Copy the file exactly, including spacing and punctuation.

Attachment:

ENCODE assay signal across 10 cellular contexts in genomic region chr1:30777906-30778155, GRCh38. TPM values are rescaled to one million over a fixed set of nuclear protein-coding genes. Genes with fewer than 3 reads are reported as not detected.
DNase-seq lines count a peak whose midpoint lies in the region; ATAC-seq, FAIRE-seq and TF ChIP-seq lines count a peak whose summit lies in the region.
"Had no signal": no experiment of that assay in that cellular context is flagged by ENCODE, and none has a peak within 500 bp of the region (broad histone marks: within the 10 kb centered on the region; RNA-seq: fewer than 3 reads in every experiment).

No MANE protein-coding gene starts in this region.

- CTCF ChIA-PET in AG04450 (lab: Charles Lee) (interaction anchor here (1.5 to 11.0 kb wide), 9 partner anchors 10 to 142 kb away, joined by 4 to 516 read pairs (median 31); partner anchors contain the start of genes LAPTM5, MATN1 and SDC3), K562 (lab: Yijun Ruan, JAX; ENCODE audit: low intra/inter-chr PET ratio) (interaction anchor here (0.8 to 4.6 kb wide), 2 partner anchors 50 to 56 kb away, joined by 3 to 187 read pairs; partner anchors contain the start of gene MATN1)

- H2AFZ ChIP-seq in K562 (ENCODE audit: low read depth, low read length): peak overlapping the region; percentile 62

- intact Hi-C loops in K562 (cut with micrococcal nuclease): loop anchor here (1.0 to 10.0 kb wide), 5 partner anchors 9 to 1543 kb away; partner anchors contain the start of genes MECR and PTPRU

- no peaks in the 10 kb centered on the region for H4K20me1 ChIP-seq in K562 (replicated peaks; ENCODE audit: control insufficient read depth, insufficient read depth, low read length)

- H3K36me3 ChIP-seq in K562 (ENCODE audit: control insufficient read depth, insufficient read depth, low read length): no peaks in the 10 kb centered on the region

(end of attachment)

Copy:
ENCODE assay signal across 10 cellular contexts in genomic region chr1:30777906-30778155, GRCh38. TPM values are rescaled to one million over a fixed set of nuclear protein-coding genes. Genes with fewer than 3 reads are reported as not detected.
DNase-seq lines count a peak whose midpoint lies in the region; ATAC-seq, FAIRE-seq and TF ChIP-seq lines count a peak whose summit lies in the region.
"Had no signal": no experiment of that assay in that cellular context is flagged by ENCODE, and none has a peak within 500 bp of the region (broad histone marks: within the 10 kb centered on the region; RNA-seq: fewer than 3 reads in every experiment).

No MANE protein-coding gene starts in this region.

- CTCF ChIA-PET in AG04450 (lab: Charles Lee) (interaction anchor here (1.5 to 11.0 kb wide), 9 partner anchors 10 to 142 kb away, joined by 4 to 516 read pairs (median 31); partner anchors contain the start of genes LAPTM5, MATN1 and SDC3), K562 (lab: Yijun Ruan, JAX; ENCODE audit: low intra/inter-chr PET ratio) (interaction anchor here (0.8 to 4.6 kb wide), 2 partner anchors 50 to 56 kb away, joined by 3 to 187 read pairs; partner anchors contain the start of gene MATN1)

- H2AFZ ChIP-seq in K562 (ENCODE audit: low read depth, low read length): peak overlapping the region; percentile 62

- intact Hi-C loops in K562 (cut with micrococcal nuclease): loop anchor here (1.0 to 10.0 kb wide), 5 partner anchors 9 to 1543 kb away; partner anchors contain the start of genes MECR and PTPRU

- no peaks in the 10 kb centered on the region for H4K20me1 ChIP-seq in K562 (replicated peaks; ENCODE audit: control insufficient read depth, insufficient read depth, low read length)

- H3K36me3 ChIP-seq in K562 (ENCODE audit: control insufficient read depth, insufficient read depth, low read length): no peaks in the 10 kb centered on the region